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“I’m not a constitutional lawyer” says ‘Red Flag’ gun confiscation sponsor at public hearing

Hon. Eric Brakey, founder of the Free Maine Campaign, speaks to a group of gun rights supporters between the Maine State House and Burton M. Cross building before the public hearing on L.D. 1312.

AUGUSTA – Passionate testimony was offered by lawmakers and citizens both for and against the proposed “red flag” gun confiscation proposal before the Maine Legislature’s Judiciary Committee on Monday, as hundreds of opponents and supporters rallied to the state capitol to make their voices heard.

Perhaps no answer was more direct, or underscored the uncertainty surrounding the bill than when Senator Rebecca Millett, the sponsor of the red flag proposal, responded to questions about the constitutionality of the bill by telling the committee “I’m not a constitutional lawyer.”

The bill creates a system through which someone who knows an individual can file a petition in a special judicial process and force that individual to surrender their firearms or have a search warrant issued for law enforcement to come seize them.

Individuals eligible to file a petition against an individual to seek the confiscation of that individual’s guns include a spouse, former spouse, immediate family or household member or person(s) who know the individual by consanguinity (a descendant) or affinity (related by marriage).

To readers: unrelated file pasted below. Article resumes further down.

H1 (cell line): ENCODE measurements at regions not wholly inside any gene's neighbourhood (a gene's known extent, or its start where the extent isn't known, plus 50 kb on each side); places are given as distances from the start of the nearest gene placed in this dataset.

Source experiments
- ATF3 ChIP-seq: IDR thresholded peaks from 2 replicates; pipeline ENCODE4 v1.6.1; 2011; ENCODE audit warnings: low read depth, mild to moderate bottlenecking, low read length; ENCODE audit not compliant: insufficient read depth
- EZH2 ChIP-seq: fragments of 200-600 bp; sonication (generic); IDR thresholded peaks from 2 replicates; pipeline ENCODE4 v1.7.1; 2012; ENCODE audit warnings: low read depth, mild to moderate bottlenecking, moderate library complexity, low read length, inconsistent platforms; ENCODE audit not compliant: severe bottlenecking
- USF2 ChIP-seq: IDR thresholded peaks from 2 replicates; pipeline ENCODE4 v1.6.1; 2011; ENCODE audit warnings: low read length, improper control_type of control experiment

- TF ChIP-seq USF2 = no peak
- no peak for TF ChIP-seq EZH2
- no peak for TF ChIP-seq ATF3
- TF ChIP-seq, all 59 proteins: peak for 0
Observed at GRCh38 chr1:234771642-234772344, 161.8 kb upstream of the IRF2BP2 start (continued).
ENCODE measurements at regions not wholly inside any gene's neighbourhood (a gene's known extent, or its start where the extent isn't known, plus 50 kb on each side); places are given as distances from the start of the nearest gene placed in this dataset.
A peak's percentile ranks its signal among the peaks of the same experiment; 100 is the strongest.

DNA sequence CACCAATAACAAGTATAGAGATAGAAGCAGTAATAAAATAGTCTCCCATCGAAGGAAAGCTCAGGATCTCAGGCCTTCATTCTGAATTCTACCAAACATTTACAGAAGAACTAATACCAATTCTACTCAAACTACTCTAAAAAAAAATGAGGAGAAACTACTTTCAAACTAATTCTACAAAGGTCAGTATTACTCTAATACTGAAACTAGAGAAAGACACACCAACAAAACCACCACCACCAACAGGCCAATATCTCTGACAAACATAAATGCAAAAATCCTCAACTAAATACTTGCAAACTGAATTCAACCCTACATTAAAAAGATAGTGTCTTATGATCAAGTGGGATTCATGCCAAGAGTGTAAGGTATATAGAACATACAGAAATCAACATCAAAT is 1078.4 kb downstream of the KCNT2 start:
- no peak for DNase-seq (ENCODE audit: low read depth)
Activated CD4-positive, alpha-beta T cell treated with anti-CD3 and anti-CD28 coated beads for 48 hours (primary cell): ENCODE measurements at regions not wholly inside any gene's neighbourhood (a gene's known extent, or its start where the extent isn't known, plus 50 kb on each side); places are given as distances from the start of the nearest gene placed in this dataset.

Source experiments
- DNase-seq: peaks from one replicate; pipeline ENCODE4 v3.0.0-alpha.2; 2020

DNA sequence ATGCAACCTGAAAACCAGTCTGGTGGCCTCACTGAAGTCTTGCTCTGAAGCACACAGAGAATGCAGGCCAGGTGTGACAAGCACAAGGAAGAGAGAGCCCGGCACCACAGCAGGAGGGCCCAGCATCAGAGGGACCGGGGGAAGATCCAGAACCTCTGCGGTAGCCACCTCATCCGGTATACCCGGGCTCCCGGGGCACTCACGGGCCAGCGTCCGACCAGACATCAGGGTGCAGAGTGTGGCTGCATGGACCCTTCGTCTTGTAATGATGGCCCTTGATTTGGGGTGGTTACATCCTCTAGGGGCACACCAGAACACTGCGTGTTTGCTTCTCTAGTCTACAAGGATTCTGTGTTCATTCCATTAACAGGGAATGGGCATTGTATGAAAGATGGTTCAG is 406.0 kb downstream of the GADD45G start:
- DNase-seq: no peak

Opponents of the bill argue that the proposal is dangerous for law-abiding gun owners in that a disgruntled in-law or spurned former spouse or lover can unilaterally file a petition to have an individual’s guns confiscated.

Senator Millett, who chose to focus her testimony mostly on the suicide rate and impact of suicide on Mainers specifically mentioned veterans in her testimony and likened the issue to dealing with policies around children and the opioid crisis.

Read also: Maine gun confiscation “Red Flag” bill to bring hundreds to Augusta this week

Speaker Sara Gideon also testified in support of the bill. At times emotional, Speaker Gideon evoked images of violence against children as the driving force behind her support of the proposal under consideration.

Gun confiscations, under the proposal, “can be done ex parte, without the individual present,” said Speaker Gideon when questioned by the committee about the violation of due process that supporters of the bill say will occur.

Asked why the Legislature doesn’t just amend current laws, such as Maine’s blue paper law, to be more responsive to the needs the bill seeks to address, Speaker Gideon said that she felt the red flag bill would help with removing guns from individuals when no mental health issues were present.

She also said it could be used at “what seems to be a time” of dangerous behavior by an individual, or to restrict the access to guns of people not in need of the blue paper restrictions.

Setting aside the constitutional arguments, Speaker Gideon said if the law saved “just one life” it would be worth it.